Are you a fellow bookworm traveling to the Czech Republic soon? You might wanna read these 5 books about Czech Republic before visiting.
The Good Soldier Svejk (Jaroslav Hasek)
The inspiration for such works as Joseph Heller’s Catch-22, Jaroslav Hašek’s black satire The Good Soldier Švejk is translated with an introduction by Cecil Parrott in Penguin Classics.
Good-natured and garrulous, Švejk becomes the Austro-Hungarian army’s most loyal Czech soldier when he is called up on the outbreak of the First World War – although his bumbling attempts to get to the front serve only to prevent him from reaching it. Playing cards, getting drunk and becoming a general nuisance, the resourceful Švejk uses all his natural cunning and genial subterfuge to deal with the doctors, police, clergy and officers who chivvy him towards battle. The story of a ‘little man’ caught in a vast bureaucratic machine, The Good Soldier Švejk combines dazzling wordplay and piercing satire to create a hilariously subversive depiction of the futility of war.
Cecil Parrott’s vibrant, unabridged and unbowdlerized translation is accompanied by an introduction discussing Hašek’s turbulent life as an anarchist, communist and vagranty, and the Everyman character of Švejk. This edition also includes a guide to Czech names, maps and original illustrations by Josef Ladas.
Jaroslav Hašek (1883-1923) Besides this book, the writer wrote more than 2,000 short works, short stories, glosses, sketches, mostly under various pen-names.
Description of a Struggle (Franz Kafka)
Description of a Struggle is a three-part story written by Franz Kafka between 1903 and 1907. It constitutes his oldest surviving work and was only published after his death. The first and third sections describe Prague society- and night-life from the point of view of the author and his acquaintance. The central section can be viewed as a fantastical dream sequence divided into several sub-sections.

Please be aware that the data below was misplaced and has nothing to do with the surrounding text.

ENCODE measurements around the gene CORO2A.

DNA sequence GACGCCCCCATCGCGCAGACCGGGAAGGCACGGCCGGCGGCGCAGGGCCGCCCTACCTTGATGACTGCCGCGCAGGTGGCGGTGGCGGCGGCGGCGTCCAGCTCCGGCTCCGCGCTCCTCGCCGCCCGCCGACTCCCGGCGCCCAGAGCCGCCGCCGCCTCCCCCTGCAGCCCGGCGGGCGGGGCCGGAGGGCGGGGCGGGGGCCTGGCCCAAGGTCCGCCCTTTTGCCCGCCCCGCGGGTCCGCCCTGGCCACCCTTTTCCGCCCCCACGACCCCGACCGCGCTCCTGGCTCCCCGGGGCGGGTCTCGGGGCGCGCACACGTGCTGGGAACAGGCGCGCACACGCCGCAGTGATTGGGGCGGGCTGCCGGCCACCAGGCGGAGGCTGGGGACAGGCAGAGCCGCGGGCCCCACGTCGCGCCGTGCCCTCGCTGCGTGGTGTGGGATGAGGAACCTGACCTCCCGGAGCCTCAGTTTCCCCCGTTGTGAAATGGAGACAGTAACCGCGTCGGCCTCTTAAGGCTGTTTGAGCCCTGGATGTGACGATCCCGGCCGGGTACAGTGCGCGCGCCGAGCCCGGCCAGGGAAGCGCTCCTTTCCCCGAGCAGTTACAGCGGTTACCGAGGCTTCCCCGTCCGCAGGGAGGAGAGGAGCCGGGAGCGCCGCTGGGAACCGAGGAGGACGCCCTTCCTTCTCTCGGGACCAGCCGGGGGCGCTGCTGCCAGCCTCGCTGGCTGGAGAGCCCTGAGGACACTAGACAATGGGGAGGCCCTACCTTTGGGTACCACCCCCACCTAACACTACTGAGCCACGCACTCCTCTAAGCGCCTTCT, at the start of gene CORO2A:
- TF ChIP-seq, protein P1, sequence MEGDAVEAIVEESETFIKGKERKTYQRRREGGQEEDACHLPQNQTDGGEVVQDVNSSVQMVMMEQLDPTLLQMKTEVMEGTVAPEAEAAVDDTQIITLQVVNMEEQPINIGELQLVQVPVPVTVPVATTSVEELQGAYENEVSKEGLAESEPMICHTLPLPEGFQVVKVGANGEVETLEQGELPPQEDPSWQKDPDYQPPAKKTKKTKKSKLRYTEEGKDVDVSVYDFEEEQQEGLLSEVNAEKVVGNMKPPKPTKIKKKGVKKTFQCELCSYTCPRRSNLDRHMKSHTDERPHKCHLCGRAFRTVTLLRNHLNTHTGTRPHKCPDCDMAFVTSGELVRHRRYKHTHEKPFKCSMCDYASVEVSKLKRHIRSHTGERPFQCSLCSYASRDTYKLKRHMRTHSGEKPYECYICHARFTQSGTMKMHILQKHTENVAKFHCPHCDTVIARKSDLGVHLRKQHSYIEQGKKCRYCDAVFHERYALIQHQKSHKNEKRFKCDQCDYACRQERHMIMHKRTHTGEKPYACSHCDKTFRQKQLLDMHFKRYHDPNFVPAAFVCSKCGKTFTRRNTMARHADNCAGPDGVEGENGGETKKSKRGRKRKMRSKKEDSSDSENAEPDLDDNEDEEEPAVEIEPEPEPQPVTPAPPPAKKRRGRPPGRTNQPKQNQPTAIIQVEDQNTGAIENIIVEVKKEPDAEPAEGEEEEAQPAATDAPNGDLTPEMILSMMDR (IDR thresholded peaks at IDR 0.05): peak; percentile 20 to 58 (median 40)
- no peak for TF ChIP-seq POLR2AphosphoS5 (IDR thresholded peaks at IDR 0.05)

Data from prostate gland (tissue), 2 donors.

I Served the King of England (Bahumil Hrabal)
Sparkling with comic genius and narrative exuberance, I Served the King of England is a story of how the unbelievable came true. Its remarkable hero, Ditie, is a hotel waiter who rises to become a millionaire and then loses it all again against the backdrop of events in Prague from the German invasion to the victory of Communism. Ditie’s fantastic journey intertwines the political and the personal in a narrative that both enlightens and entertains.
The Unbearable Lightness of Being (Milan Kundera)
In The Unbearable Lightness of Being, Milan Kundera tells the story of a young woman in love with a man torn between his love for her and his incorrigible womanizing and one of his mistresses and her humbly faithful lover. This magnificent novel juxtaposes geographically distant places, brilliant and playful reflections, and a variety of styles, to take its place as perhaps the major achievement of one of the world’s truly great writers.
Love and Garbage (Ivan Klima)
The narrator of Love and Garbage has temporarily abandoned his work-in-progress – an essay on Kafka – and exchanged his writer’s pen for the orange vest of a Prague road-sweeper. As he works, he meditates on Czechoslovakia, on Kafka, on life, on art and, obsessively, on his passionate and adulterous love affair with the sculptress Daria. Gradually he admits the impossibility of being at once an honest writer and an honest lover, and with that agonising discovery comes a moment of choice.